There is no doubt that Ralcorp (NYSE:RAH) is getting creative in its efforts to get value for its assets. Still not willing to agree to ConAgra's (NYSE:CAG) bid, Ralcorp apparently believes that separating the company may be its best chance at guaranteeing greater value for its shareholder base.
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First, a Warning
Ralcorp led off its Thursday night announcements with a warning on fiscal third quarter results. Citing weak volumes in cereal and some difficulty in getting better pricing through, Ralcorp lowered its guidance for the third quarter to a range of $1.13 to $1.18 - well below the $1.37 average estimate. Just as a point of reference, investors should also note that the lowest published estimate was $1.28, so this was indeed a meaningful miss.
It is odd, though, that analysts hadn't been moving their numbers down before this announcement. Kellogg (NYSE:K) seems to be only company seeing much momentum in cereal, and both Ralcorp and General Mills (NYSE:GIS) are seeing some volume issues. What's more, the only other publicly-traded private label food company of note, Treehouse Foods (NYSE:THS), has also mentioned difficulties with price realizations. So even though this announcement will likely be positioned as a surprise and the magnitude is a little startling, it is not exactly a stunning development.
And Then the Break-Up
Ralcorp also announced that it has decided to break up the company by spinning off the Post Cereal business and leaving Ralcorp to continue on as a dedicated private label food company. The spin-off, which the company estimates will take four to six months to complete, will be a tax-free event for shareholders and management expects to list the Post business on the NYSE. As part of the transaction, Ralcorp will lever up Post - issuing over $1 billion in debt through that business and paying back the proceeds to Ralcorp.
There is some logic to this move. While Ralcorp bought Post from Kraft (NYSE:KFT) back in 2008, Ralcorp never seemed to be able to do a lot with it; it was not an albatross by any means, but it was not a major help either. Moreover, it has been clear for a while now that Ralcorp wants to focus on its potential as a consolidator in the large, but highly fragmented, private label food business. Given the popularity of private label offerings on the shelves of Wal-Mart (NYSE:WMT), Target (NYSE:TGT) and even Whole Foods (NYSE:WFM), this does not seem like a bad decision.
More Obvious Value?
Spinning off Post also seems to lay in a credible floor for the stock. Ralcorp gave a fair bit of financial information with this announcement and that makes it easier to calculate some fair values based on different premises. Looking at comparables, then, it seems like this anticipated split would establish a floor valuation in the high $70s or low $80s. That makes ConAgra's bid of $86 seem less impressive, and perhaps this proposed spin-off will give ConAgra the incentive to make a better, stronger offer for Ralcorp.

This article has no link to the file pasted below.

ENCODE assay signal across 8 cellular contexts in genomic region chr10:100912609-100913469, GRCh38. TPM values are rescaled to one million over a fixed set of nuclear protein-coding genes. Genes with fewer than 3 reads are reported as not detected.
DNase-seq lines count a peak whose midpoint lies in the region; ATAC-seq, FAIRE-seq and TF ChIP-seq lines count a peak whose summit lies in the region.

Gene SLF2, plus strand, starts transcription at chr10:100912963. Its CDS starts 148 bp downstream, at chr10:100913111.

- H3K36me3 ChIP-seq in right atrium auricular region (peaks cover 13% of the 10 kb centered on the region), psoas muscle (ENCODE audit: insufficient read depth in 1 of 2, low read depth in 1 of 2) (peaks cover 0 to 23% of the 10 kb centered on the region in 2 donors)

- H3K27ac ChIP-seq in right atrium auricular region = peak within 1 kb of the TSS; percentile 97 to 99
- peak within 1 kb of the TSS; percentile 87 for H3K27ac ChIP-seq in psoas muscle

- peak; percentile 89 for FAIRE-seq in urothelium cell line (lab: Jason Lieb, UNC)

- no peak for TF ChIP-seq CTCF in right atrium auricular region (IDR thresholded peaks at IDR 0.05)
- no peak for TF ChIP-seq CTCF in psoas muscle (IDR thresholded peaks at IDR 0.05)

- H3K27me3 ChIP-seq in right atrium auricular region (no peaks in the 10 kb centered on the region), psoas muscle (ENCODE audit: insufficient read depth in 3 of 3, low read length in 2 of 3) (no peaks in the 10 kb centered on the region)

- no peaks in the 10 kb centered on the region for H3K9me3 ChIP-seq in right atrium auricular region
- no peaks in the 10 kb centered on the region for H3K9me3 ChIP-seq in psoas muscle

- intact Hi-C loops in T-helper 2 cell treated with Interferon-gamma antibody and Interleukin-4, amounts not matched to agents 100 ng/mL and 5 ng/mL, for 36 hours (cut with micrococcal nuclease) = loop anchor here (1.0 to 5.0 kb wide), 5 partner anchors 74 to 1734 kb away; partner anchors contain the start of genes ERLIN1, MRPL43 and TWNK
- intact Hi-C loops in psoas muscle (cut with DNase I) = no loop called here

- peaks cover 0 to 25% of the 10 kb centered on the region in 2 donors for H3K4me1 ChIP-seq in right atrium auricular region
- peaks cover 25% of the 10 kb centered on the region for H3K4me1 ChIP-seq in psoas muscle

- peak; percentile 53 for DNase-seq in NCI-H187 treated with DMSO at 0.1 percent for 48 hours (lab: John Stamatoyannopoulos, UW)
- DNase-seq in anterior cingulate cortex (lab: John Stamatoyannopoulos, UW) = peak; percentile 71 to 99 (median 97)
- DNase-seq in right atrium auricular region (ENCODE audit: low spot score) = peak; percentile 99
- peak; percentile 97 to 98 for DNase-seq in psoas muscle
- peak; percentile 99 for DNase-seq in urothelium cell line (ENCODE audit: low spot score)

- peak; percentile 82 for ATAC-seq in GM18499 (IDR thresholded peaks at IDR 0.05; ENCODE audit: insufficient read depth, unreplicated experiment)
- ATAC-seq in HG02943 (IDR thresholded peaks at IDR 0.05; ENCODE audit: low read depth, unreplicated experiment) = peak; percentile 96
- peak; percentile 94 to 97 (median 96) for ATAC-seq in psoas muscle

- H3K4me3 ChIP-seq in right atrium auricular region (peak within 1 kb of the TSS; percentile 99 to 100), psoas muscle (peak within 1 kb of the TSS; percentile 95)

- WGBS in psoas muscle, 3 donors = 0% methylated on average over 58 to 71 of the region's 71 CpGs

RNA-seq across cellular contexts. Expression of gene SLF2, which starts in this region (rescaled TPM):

Assuming that Ralcorp shareholders should share in the synergies and value that ConAgra could get from an acquisition, it is not so unreasonable to think a bid in the $90s will be what it takes to get a deal done.
That gives ConAgra an interesting set of choices. Should the company contemplate a deal for a smaller company like Snyder's-Lance (Nasdaq:LNCE) or Diamond Foods (Nasdaq:DMND), or some other smaller branded food company in the hopes of adding some more valuable brands? Should the company leave Ralcorp to its fate and make a play for Treehouse? Or how about forgetting a headline-grabbing deal and instead focusing on making consolidating acquisitions in the private label space and essentially competing with Ralcorp in a bid to be a dominant private label food company?
Ultimately, Ralcorp stock could be something of a bargain here, though it would hard to see the company getting a bid above the mid-$90s. ConAgra and Ralcorp need each other more than either company wants to admit, and that usually argues for a reasonable bid coming before it's all over. Nevertheless, investors should be prepared for the possibility of Ralcorp going ahead with this split - a move that could ultimately be the beginning of an interesting phase of Ralcorp's corporate life as a consolidator and large private label pure play. (For related reading, also check out Cashing In On Corporate Restructuring.)
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